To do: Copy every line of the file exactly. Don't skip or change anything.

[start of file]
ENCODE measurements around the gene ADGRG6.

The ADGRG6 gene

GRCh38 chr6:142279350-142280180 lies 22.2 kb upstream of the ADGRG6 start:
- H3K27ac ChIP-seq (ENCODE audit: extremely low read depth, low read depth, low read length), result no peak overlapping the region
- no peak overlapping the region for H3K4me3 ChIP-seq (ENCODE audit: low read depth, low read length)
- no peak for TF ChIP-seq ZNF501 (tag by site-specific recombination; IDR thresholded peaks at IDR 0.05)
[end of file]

ENCODE measurements around the gene ADGRG6.

The ADGRG6 gene

GRCh38 chr6:142279350-142280180 lies 22.2 kb upstream of the ADGRG6 start:
- H3K27ac ChIP-seq (ENCODE audit: extremely low read depth, low read depth, low read length), result no peak overlapping the region
- no peak overlapping the region for H3K4me3 ChIP-seq (ENCODE audit: low read depth, low read length)
- no peak for TF ChIP-seq ZNF501 (tag by site-specific recombination; IDR thresholded peaks at IDR 0.05)